An extra [McGuinty] daddy we don’t want

An extra daddy we don't want

By Chris Vander Doelen, The Windsor Star June 28, 2011 5:07 AM 

 The latest poll suggests it's too late for Premier Dalton McGuinty to change the tone he's adopted while talking to Ontario voters these days. Suddenly, it all sounds wrong.

There was a time when Canadians liked Pierre Trudeau's swaggering gunslinger pose. Later we chuckled at Jean Chretien's folksy, down-to-earth charm (even though we knew the disguise hid a coldly ruthless political operator).

In the 1970s and into the '80s, Ontario voters very much liked the bland, avuncular smile of Progressive Conservative Bill Davis. Premier Mike Harris was a polarizing premier 15 years later, but his fans – and they were a majority – loved the blunt way he rolled up his sleeves to clean up the shambles left by the NDP under premier Bob Rae.

And then there's McGuinty, whose supporters cloyingly refer to him as "Premier Dad." Unfortunately, it's a nickname he deserves all too well. Most voters don't appreciate politicians telling them how to think or live their lives.

We're willing to listen to advice from politicians. We'll take polite requests. But no lectures, scolding or condescension, please.

Yet that's exactly what McGuinty gave us over the past seven years. Did a single month ever go by without his government intruding into yet another area of private activity with often asinine new rules, new taxes, new fines – and another lecture that it was for our own good?

There are a thousand examples, from those maddening eco fees to confiscating cars from speeders and fining drivers who aren't drunk. But one will do: In McGuinty's Ontario, it has been illegal since 2009 to use herbicides for "cosmetic" purposes to improve your lawn.

McGuinty didn't completely outlaw herbicides, since he can't prove they are toxic to human health. They can still be used on the sports fields where children play. But he could take them away from average homeowners – so he did.

The partial ban on herbicides is not only insulting to people's intelligence, it's a daily reminder in the summer of the McGuinty government's invasive paternalism.

Well, them chickens is coming home to roost – big time, according to the latest poll from Forum Research. The poll shows Conservative Leader Tim Hudak is now soaring 15 points ahead of McGuinty's Liberals. The NDP are running a close third at 22 per cent to the Liberals' 26 per cent.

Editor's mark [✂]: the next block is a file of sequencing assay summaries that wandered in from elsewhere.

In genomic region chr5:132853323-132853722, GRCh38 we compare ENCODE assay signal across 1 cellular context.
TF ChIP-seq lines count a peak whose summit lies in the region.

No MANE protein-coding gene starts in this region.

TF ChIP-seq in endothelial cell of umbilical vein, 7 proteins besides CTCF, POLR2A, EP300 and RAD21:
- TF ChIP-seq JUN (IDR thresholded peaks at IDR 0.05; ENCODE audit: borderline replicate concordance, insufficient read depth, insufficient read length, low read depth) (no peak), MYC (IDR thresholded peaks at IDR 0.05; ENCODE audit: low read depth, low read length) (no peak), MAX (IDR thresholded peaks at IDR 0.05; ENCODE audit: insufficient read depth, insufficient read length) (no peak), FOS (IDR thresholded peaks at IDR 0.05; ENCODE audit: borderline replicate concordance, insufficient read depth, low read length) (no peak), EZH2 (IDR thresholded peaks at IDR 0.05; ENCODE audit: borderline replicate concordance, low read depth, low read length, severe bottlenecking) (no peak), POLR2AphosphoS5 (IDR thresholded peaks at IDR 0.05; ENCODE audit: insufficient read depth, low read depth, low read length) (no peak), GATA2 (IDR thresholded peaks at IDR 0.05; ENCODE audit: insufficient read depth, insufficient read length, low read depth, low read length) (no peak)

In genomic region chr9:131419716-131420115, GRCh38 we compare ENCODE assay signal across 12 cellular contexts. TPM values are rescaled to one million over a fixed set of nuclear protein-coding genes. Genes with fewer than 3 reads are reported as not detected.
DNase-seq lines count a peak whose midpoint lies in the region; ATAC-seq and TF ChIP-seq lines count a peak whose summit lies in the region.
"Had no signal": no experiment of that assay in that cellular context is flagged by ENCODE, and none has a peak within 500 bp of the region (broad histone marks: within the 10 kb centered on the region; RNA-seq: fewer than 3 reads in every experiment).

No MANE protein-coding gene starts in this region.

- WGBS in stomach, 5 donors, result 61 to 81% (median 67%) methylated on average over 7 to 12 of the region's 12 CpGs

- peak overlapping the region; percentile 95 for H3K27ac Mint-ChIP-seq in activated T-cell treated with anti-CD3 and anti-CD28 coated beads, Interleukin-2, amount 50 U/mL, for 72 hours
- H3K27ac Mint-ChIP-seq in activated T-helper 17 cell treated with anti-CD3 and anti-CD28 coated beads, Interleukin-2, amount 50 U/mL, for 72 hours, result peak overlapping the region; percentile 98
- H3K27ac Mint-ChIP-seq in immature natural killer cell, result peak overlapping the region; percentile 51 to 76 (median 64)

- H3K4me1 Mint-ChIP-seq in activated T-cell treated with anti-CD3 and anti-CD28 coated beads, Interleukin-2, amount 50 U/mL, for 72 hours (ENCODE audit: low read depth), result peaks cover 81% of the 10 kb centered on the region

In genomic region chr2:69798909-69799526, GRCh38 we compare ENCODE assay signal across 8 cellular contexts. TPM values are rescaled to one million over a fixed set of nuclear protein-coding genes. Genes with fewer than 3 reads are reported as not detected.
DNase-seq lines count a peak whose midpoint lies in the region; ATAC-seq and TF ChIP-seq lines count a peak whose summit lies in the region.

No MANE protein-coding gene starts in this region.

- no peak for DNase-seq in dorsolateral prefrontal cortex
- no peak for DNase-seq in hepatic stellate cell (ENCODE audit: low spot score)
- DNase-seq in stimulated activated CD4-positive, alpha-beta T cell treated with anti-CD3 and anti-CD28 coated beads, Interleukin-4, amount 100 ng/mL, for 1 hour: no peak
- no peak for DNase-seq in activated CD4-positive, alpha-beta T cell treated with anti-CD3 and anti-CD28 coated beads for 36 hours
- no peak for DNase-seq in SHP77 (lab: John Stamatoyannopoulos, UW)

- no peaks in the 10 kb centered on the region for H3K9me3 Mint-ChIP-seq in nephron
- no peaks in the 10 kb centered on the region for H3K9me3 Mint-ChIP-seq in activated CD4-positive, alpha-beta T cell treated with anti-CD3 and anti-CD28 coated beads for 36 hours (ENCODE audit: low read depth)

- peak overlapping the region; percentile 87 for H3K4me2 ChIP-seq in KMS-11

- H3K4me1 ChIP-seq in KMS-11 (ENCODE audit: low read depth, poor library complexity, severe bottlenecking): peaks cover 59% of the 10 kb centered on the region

With Ontario's Oct. 6 election now 16 weeks away, Hudak already has 41 points of support, which is causing alarm in Liberal circles.

Hudak's lead will probably shrink as the fight intensifies in the final weeks and the media take sides, as they usually do. But there would have to be some major flubs on the part of Hudak and his handlers coupled with some major changes in McGuinty's demeanour to reverse the trend pointing toward a Conservative provincial government.

Check out the tone Hudak has adopted so far: No lectures on what we should be thinking or doing, or how we have failed to live up to the high standards of government.

There's been no grand proclamations about outlawing anything or making adults wear bicycle helmets. No scolding about the need for higher taxes and fees to pay for better "services" – which under McGuinty seemed to translate into more public servants.

It almost seems as if Hudak has taken his cues on tone from Prime Minister Stephen Harper. Harper ended his first majority Parliament session this weekend pretty much as he started it, without fanfare or self-congratulation. He just sent everybody home or to the cottage until Sept. 19.

Harper understands that Canadians don't want politicians in their faces all the time. We don't want a daily update on how great they are. We want them to do their jobs without making a big production out of what is very comfortable, well-paid work.

That is particularly true during the summer, when we don't want to hear politicians making demands, starting arguments or raising thorny problems. Given the tin ear McGuinty has displayed so far, it is unlikely he can learn this lesson in the next three months. But it is telling his handlers are keeping his face out of their TV ads.

It has been said that the moment people have to explain their side of an argument, they have lost. Last week the McGuinty campaign called a news conference to explain why Hudak's fiscal plans don't add up.

Maybe not. But at least he's treating us like adults and not pretending to be an extra daddy we didn't ask for. cvanderdoelen@windsorstar.com or 519-255-6852
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